Summits and Spectres
My initial disappointment at not being able to see the striking rocky décor on Bowfell’s summit soon waned when I stumbled across the top of the Great Slab. This geological masterpiece depicts the tilting and folding of beds of rock as the mountains were formed millions of years ago. I lingered momentarily in the vain hope the mist would lift, allowing me to see the Great Slab in all its majesty. But I soon accepted I’d been swallowed by a thick bank of cloud and views were off the table today.
Despite the lack of visibility, the high point of Bowfell can be in no doubt. A magnificent tower of rock marks the summit, with plenty of flat rocks shaped and polished by the perching of countless bottoms over the years. The biting wind was not conducive for hanging around, so I climbed down the summit structure and pointed my compass north.
I was aiming for Ore Gap – an obvious saddle reddened by haematite in the soil. Wainwright gives walkers the option to call it a day here by taking the path to the right which descends quickly to Angle Tarn. Tempting as this was given the cloud, Esk Pike intrigued me. Mark Richards in his Fellranger guides suggests ‘this fell is often ignored on ascent and dismissed on descent leaving its special summit for the smarter fellwanderers’. Not wishing to be left out of that distinguished group, I made the short climb to the summit.
And here’s where things got interesting. Shrouded in mist still and with the winds blasting up from Esk Hause, I dug out my down jacket and sheltered on the opposite side of the cairn for some scran. As I sat there gazing into the fog, the mountain suddenly lifted its veil to reveal the most awesome panorama of the central and eastern fells. No sooner had I grabbed my camera did the mist obscure the scene again, causing me to question whether I’d seen it or not.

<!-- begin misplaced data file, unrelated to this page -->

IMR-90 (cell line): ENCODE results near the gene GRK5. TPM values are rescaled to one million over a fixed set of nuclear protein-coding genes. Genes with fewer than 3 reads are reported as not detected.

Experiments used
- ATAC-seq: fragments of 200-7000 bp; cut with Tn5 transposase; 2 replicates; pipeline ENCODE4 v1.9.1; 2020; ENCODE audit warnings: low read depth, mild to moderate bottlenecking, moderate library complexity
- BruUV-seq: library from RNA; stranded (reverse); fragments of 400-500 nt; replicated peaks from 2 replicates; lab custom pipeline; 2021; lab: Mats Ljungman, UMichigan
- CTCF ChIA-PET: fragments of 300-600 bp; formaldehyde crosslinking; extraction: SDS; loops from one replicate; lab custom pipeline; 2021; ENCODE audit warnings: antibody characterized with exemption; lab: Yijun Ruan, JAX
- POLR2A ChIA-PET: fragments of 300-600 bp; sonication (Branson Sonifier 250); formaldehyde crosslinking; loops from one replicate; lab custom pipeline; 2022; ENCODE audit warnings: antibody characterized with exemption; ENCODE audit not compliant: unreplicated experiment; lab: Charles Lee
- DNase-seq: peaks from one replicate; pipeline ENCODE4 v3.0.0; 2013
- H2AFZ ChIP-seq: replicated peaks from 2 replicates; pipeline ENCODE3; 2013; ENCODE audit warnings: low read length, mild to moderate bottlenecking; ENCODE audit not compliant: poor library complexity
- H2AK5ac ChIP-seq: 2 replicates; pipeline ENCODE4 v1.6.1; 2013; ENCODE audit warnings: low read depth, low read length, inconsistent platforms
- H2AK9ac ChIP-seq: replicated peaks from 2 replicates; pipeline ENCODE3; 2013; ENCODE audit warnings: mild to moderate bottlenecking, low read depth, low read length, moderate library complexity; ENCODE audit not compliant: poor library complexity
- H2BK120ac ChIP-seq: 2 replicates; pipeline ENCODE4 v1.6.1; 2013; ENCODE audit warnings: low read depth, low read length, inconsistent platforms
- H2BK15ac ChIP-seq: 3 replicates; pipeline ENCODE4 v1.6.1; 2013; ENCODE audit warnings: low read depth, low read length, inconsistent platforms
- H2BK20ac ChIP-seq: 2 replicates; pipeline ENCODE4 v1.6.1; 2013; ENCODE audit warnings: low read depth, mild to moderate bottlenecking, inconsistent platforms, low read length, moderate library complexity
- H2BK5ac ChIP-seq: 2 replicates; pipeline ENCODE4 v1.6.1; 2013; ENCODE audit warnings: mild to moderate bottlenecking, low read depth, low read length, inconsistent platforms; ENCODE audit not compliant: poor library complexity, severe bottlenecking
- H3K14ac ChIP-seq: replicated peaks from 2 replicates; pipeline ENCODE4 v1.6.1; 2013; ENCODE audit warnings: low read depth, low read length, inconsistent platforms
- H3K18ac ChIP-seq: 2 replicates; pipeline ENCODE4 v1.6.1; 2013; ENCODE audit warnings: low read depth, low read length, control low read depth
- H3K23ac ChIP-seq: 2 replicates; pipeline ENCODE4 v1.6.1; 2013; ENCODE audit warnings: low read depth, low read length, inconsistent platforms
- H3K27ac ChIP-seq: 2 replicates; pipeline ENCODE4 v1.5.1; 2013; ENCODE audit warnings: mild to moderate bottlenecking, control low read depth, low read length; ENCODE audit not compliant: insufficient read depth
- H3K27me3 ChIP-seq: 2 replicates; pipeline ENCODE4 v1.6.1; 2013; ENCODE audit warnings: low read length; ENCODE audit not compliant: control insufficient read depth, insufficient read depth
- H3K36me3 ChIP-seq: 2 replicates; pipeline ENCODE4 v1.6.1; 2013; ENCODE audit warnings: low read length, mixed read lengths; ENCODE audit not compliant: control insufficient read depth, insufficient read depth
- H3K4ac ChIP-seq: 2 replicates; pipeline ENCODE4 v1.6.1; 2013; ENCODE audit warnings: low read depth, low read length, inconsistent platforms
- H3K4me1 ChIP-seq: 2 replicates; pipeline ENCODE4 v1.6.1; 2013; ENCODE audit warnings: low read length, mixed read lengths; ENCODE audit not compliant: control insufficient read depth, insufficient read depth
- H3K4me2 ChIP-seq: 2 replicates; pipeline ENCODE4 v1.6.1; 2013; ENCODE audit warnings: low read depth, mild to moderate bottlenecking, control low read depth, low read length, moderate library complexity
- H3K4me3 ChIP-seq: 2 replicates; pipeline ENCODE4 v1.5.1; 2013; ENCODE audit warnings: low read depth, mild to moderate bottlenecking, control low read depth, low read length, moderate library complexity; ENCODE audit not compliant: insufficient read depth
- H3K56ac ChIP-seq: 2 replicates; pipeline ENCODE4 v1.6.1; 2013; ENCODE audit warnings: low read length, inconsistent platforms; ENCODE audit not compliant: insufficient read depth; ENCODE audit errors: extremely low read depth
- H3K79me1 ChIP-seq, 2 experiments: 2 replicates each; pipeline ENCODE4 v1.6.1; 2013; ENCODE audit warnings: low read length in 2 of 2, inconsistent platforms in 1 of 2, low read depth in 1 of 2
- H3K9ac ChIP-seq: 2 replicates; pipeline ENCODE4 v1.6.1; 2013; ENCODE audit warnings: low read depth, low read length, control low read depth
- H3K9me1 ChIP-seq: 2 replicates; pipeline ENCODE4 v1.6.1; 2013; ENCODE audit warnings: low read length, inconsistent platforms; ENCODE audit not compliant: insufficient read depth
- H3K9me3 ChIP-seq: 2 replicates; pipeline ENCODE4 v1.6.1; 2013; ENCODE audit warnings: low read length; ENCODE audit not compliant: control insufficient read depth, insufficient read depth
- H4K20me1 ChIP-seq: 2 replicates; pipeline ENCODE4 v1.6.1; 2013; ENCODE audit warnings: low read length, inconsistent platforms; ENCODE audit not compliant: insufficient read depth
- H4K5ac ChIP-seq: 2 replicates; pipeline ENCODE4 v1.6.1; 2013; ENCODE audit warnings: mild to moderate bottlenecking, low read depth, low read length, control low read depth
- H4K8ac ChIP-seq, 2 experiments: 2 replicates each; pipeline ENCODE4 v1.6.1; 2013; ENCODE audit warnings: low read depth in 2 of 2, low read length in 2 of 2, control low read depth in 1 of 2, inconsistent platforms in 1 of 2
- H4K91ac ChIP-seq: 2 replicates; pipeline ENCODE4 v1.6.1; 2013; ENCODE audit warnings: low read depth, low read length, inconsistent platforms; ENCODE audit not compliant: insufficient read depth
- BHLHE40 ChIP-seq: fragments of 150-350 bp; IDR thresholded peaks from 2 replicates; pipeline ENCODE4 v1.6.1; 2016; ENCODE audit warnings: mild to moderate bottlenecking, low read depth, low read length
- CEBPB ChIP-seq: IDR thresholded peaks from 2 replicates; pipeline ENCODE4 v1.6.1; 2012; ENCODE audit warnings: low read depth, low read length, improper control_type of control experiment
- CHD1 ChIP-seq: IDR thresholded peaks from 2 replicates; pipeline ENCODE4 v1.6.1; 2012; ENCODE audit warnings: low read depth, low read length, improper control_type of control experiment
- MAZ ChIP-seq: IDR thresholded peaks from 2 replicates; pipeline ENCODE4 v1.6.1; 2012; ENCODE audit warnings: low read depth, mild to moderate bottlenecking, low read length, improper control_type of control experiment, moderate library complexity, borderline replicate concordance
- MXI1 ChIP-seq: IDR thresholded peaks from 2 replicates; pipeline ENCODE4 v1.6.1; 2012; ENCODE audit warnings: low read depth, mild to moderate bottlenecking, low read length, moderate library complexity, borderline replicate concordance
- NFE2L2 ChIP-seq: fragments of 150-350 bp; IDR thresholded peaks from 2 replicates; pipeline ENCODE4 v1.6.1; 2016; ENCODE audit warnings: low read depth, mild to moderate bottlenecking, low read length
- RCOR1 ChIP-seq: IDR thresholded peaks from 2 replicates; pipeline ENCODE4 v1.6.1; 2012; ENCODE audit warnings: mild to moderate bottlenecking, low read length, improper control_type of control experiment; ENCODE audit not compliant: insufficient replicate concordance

Then it happened again. A momentary glimpse of the exquisite scenery as another gap in the unstructured bank of clouds appeared. The pattern repeated itself and I settled back to watch the show. The clouds added a huge amount of drama to the views. The mountains seem bigger. More majestic. And the impact of being revealed so suddenly without any period of acclimatisation was enough to knock the breath from my lungs.
I’d not been able to see the details on Bowfell which make it such a special mountain. But this was altogether better. I yearned for just a peek of Bowfell through the cloud. And when I did I found my mind screaming ‘I gotta climb that thing’. Except now I could say I had. Perhaps the trick to understanding Bowfell’s charms is just to go right ahead and climb it.
Sitting around taking photographs wasn’t making me any warmer, so I stood to continue my journey towards Esk Hause. Then I noticed I wasn’t alone up there. Below me, something sinister was standing on the clouds. A little guy with long legs, carrying a rainbow arc across its shoulders. It copied my every move and my brain couldn’t quite process what it was seeing. Brocken spectres are a relatively rare phenomenon and hillwalkers often have the best chance of witnessing them. I never thought I’d see one in real life but here it was. The mountains never fail to astonish me.
Full of excitement, I skipped down the rocky ridge of Esk Pike to the sloping plateau of Esk Hause, a notoriously confusing place in the mist. The trick is to aim for the cross-shelter, from where you ought to be able to get your bearings. Then it’s a pleasant descent towards Angle Tarn, idling lazily at the base of the moody Hanging Knotts crags.
A final rise takes you to the head of Rossett Gill. A pitched path sweeps around the steepest ground to guide you through fabulous scenery to the head of the Mickleden Valley and your long walk back to the start.
The skies above the valley were now awash with blue but clouds still gathered on Bowfell high above. I finally understand what others see in Bowfell. It’s a fine mountain for sure. One of the greatest. But I’ll remember it for less conventional reasons. It’s proved that when less-than-perfect weather decides to work in harmony with the hills, we can be rewarded with our most awe-inspiring mountain days.
Highs and Lowdown
Start / Finish: Old Dungeon Ghyll
Distance: 8 miles (12.8 km)
Wainwright count: 2
Navigation: As with any mountain walk, strong map and compass skills are necessary. The route from Bowfell’s summit to Ore Gap is pathless but well-cairned for reassurance in mist.
Terrain: The summits are rocky and there are some nasty crags to avoid. The Climbers’ Traverse (not tackled on this walk) is rough and exposed so best avoided in bad weather.
Facilities: Old Dungeon Ghyll, New Dungeon Ghyll, National Trust Great Langdale Campsite, Baysbrown Family Campsite
*These routes and descriptions are only ever intended to be a personal record of my adventures, which may inspire your own. Hillwalking involves a degree of risk, so please make sure you are properly equipped and prepared if you choose to follow them.